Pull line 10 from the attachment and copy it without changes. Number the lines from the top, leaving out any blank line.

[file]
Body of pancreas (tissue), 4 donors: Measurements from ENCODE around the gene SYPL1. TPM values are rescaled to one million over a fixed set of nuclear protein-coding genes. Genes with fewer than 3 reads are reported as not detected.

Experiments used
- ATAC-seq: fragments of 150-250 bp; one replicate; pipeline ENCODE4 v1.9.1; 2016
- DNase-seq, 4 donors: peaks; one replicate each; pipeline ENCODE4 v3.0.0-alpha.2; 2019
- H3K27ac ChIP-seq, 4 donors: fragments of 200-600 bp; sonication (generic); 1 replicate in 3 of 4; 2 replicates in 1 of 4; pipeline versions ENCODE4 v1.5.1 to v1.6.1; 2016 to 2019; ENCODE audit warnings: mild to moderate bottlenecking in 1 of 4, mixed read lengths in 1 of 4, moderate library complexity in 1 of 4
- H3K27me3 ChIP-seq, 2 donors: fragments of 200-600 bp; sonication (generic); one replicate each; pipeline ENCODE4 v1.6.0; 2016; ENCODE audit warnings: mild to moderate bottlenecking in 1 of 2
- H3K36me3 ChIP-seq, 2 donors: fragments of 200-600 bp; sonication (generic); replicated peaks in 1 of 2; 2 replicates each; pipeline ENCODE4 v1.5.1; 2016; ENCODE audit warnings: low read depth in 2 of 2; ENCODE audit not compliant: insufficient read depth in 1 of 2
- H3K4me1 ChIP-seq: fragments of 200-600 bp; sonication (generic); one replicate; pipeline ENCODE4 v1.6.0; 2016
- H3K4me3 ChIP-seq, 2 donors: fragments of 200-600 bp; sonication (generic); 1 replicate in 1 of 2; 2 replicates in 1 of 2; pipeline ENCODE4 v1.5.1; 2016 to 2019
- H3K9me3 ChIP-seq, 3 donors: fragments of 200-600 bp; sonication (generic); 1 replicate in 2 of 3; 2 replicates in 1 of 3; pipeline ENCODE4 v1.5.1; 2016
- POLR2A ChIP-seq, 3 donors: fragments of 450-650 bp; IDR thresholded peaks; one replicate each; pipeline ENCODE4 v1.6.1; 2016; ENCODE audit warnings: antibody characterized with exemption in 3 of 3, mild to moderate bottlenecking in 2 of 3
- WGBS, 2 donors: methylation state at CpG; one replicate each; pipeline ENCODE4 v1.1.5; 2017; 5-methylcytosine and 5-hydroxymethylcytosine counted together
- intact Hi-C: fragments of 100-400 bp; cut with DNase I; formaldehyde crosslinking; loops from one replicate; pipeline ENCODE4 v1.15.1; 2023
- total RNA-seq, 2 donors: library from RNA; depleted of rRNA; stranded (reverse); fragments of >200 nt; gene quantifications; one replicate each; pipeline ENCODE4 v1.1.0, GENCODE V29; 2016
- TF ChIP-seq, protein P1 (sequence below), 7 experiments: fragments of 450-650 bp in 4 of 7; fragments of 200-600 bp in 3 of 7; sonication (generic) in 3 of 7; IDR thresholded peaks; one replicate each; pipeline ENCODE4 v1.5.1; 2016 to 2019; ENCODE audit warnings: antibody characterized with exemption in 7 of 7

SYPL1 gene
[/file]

- H3K9me3 ChIP-seq, 3 donors: fragments of 200-600 bp; sonication (generic); 1 replicate in 2 of 3; 2 replicates in 1 of 3; pipeline ENCODE4 v1.5.1; 2016